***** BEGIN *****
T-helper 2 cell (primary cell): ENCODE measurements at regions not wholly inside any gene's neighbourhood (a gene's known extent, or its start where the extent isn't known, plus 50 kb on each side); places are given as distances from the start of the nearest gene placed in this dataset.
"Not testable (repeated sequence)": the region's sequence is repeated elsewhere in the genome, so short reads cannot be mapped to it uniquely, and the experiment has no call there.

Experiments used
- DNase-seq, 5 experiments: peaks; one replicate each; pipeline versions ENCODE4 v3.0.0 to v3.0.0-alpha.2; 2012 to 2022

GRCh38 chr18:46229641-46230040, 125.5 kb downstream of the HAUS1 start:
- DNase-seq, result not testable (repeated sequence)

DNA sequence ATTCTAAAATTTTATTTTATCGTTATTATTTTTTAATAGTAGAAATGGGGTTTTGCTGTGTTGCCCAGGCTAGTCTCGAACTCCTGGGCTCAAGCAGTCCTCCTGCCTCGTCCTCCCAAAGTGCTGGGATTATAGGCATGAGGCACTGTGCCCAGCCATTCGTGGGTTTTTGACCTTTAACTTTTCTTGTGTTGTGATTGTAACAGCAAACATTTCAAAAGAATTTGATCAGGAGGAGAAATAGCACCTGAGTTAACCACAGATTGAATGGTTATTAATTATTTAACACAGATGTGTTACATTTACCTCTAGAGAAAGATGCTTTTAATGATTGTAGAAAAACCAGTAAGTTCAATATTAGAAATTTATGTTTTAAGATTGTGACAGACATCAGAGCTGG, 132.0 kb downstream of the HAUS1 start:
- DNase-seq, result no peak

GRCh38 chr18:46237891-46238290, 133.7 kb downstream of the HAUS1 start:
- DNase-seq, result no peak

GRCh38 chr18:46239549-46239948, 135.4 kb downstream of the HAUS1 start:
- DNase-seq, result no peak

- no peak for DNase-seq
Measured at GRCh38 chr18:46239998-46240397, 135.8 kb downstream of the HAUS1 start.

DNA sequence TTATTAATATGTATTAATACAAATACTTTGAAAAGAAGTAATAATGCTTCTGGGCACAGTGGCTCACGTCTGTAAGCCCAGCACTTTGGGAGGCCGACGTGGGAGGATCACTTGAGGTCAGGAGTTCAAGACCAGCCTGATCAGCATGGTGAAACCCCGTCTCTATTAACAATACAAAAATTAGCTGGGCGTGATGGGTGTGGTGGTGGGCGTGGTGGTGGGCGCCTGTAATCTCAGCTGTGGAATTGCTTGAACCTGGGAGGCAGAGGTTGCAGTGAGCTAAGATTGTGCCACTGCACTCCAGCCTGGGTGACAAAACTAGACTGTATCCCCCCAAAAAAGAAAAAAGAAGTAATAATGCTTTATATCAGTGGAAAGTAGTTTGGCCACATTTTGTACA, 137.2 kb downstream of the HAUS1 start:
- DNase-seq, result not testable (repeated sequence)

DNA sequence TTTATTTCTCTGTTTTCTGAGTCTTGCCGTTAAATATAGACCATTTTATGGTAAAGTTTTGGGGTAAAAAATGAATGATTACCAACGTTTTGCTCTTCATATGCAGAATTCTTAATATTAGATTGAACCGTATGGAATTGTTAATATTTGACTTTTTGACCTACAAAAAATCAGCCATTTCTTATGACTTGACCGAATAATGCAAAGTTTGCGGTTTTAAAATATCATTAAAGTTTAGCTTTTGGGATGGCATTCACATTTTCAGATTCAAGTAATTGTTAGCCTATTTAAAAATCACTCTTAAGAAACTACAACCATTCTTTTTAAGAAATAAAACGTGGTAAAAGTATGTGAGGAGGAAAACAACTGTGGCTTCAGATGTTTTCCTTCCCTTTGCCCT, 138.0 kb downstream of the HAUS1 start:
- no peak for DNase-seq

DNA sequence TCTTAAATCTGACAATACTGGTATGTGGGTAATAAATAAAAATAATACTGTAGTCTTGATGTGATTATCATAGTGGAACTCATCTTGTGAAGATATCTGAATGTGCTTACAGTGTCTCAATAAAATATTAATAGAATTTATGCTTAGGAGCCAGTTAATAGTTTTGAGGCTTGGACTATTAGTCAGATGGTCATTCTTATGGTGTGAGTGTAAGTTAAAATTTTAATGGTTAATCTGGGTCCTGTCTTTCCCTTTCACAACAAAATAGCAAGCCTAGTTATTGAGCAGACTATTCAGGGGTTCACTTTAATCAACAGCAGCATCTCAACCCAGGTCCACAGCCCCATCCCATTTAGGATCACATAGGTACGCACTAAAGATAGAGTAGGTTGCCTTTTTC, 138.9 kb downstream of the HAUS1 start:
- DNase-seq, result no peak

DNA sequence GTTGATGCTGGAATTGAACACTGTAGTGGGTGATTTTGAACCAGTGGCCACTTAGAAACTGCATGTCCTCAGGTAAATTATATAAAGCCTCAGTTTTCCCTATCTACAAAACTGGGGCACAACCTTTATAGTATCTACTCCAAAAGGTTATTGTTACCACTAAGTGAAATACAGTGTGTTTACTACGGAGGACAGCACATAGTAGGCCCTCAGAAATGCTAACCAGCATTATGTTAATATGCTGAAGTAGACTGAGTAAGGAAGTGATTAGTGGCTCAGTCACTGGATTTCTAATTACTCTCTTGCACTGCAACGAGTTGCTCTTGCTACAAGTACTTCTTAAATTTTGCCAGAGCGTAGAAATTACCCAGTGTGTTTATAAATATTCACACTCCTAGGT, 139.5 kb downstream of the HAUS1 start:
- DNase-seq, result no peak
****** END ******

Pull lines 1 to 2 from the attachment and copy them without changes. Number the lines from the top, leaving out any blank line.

T-helper 2 cell (primary cell): ENCODE measurements at regions not wholly inside any gene's neighbourhood (a gene's known extent, or its start where the extent isn't known, plus 50 kb on each side); places are given as distances from the start of the nearest gene placed in this dataset.
"Not testable (repeated sequence)": the region's sequence is repeated elsewhere in the genome, so short reads cannot be mapped to it uniquely, and the experiment has no call there.